New transnational interactions have been brought in by CLA, not only different experiences of lesbian movements, but also a more inclusive movement strategy. “Lala” now includes lesbians, bisexuals, transgender, and intersex people. In addition, in the annual lala camps, popular concepts in the Tongzhi studies in Taiwan, such as “Diversity in Making Family (Duoyuan Chengjia)” and “Hui Hun Fei Jia” (Querying the Marriage-Family Continuum) have been introduced by Taiwan lesbian activists.
Under such queer influences, lesbian activists in mainland China have developed diverging opinions from the gay community on gay marriage legislation. Over the past two years, while gay activists support the legislation, lesbian activists see marriage as one of the state ideological apparatuses that consolidate heteronormativity and patriarchy. Queer theory challenges the state’s control over the population with privileges attached to the institution of marriage, including the right of inheritance and tax benefits. Rather than support the institution, lesbian activists prefer to deconstruct marriage itself.
In a nutshell, the lesbian movement in mainland China has adopted diversified strategies to develop independently and establish new subjectivities including as “queer lala” and “feminist lala.” Now going beyond the framework of identity politics, lesbian activists are developing an open coalition with the feminist movement, moving toward an identity based on queer politics, and embracing a transnational perspective.
Reflections and Conclusions
The picture of the LGBTQ movement in mainland China is multilayered. It has made a lot of progress, with help from amazing LGBTQ activists from Hong Kong and Taiwan. Quite a few LGBTQ activists from Hong Kong have been actively participating in the LGBTQ movement in mainland China, particularly the famous transgender activist Joanne and gay activist Ken.
Beyond such exciting developments, the whole movement nevertheless remains urban-centered and oriented around the middle class. There is little attention paid to address the class division inside the LGBTQ community. This is particularly evident among poor queers in the rural areas. Yet queer lesbian activists are also questioned as too elitist, their arguments seemingly too distanced from the main concerns of grassroots lesbians, who are concerned with issues such as finding a partner and coming out to their family.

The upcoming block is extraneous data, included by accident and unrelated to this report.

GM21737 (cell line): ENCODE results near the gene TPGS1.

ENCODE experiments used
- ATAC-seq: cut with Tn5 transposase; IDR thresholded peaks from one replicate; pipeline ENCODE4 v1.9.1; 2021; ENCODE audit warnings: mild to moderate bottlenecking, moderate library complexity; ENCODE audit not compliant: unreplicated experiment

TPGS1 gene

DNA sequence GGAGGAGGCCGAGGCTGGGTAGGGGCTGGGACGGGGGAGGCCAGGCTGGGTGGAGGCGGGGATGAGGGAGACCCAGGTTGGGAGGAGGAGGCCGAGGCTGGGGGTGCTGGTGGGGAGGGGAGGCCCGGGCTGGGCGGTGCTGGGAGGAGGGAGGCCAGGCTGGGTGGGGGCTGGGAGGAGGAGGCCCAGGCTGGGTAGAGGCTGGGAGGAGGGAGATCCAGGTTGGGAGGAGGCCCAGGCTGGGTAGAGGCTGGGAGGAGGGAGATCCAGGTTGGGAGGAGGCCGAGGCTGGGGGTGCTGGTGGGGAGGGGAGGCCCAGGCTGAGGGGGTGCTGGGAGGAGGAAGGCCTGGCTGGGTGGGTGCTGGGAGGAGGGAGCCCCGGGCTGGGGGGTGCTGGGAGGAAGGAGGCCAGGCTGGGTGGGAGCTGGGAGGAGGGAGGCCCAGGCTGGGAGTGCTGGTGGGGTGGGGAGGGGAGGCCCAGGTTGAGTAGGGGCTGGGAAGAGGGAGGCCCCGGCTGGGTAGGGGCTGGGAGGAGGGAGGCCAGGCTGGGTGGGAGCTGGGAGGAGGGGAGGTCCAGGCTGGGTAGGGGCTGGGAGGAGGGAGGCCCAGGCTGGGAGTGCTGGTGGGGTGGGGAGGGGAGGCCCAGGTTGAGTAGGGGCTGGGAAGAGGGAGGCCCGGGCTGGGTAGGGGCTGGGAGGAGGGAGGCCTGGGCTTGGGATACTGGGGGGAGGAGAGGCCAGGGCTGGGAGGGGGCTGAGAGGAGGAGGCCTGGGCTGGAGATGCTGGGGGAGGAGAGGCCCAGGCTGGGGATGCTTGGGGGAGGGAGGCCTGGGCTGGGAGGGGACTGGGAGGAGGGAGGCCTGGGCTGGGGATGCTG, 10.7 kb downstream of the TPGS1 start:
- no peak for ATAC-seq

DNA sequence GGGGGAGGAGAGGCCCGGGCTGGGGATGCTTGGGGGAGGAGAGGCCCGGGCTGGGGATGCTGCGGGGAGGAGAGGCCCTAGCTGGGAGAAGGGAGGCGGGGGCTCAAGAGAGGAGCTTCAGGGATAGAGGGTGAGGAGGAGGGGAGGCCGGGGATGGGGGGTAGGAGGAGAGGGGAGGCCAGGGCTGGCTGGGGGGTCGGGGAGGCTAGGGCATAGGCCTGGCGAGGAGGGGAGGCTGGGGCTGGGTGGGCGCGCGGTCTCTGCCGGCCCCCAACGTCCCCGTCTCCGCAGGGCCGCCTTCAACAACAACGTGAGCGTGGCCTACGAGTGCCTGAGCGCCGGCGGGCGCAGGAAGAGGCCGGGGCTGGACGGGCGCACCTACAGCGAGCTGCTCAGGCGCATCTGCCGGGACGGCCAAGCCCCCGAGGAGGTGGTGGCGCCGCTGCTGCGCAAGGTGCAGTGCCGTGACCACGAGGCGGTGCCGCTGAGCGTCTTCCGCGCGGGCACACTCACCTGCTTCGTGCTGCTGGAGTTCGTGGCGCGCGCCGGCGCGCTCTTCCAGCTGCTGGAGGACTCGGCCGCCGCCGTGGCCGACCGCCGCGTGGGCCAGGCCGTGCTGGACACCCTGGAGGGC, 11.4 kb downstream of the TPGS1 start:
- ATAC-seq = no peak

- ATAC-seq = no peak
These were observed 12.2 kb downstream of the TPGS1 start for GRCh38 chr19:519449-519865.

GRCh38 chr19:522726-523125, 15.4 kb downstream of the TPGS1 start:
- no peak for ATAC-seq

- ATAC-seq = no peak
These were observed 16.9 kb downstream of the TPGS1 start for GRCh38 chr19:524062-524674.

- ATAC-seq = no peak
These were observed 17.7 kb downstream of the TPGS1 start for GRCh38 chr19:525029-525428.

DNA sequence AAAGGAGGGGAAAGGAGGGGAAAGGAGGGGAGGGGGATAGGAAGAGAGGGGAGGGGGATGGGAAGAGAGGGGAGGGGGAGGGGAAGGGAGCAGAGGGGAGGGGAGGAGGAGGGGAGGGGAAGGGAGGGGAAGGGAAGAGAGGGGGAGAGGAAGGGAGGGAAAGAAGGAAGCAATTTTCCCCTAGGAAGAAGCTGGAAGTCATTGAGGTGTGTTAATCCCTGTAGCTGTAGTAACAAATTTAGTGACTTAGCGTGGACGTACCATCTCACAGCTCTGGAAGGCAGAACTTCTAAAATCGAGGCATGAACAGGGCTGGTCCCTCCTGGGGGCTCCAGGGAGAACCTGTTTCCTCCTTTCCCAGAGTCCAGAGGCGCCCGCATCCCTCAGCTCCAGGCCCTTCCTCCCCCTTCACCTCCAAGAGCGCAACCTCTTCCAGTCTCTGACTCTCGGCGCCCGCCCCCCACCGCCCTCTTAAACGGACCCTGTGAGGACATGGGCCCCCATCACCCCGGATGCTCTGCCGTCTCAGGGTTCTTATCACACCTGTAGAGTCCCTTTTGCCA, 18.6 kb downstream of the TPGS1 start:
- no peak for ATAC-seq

In Shanghai there is even an emerging queer capitalism, where the LGBTQ community has increasingly cooperated with big corporations. Queer activities are more and more “marketized.” To date, however, there have been few discussions on this cooperation and how it is (un)able to facilitate the further flowing of a LGBTQ movement
This article has aimed to offer a glimpse of the LGBTQ movement in mainland China. It is preliminary and therefore might not be comprehensive. Yet through such a glimpse, it still can be seen that the LGBTQ movement has rapidly developed with the establishment of diversified LGBTQ organizations, issues discussed, and emerging conflicts and divergences between the gay community and the lesbian community.
In the postmodern world, where different social movements are inclined to adopt difference-sensitive framework and to appreciate a decentered subjectivity, I think such conflicts are inevitable. Every social movement will have some blind spots, but what matters is how to overcome them. I believe that the LGBTQ movement in mainland China is learning and moving forward, particularly the lesbian component of the movement.
Holly Hou Lixian, Ph.D., teaches in the Department of Cultural and Religious Studies at the Chinese University of Hong Kong.
- Fudan University in Shanghai is the first university to open up a course on homosexuality in mainland China in 2005. Happy Together ( Rainbow Association) — the first rightfully registered student association on LGBT in mainland China — was established in 2006 in Sun Yat-sen University under the help of Professor Ai Xiaoming, who is famous for fighting for the underprivileged people and against the injustice in mainland China. The association was cancelled a year later because homosexuality was sensitive. However, the Gender/Sexuality Education Forum in Sun Yat-sen university established by Professor Ai is still an important institution to facilitate the movement on gender/sexuality in Guangzhou. The course on diversified gender and sexuality offered by Professor Song Sufeng, from the same department as Professor Ai, has also invited many LGBT activists to share their experiences with the students and therefore have inspired quite a number of students to participate into the LGBT movement in Guangzhou.
- “Lala” is the most popular self-reference for the lesbians in mainland China instead of “lesbian” or “female homosexuals.” It is believed that the term originated from the famous Taiwan lesbian writer Qiu Miaojin’s novel Crocodile Tears, whose lesbian protagonist was called “Lazi.”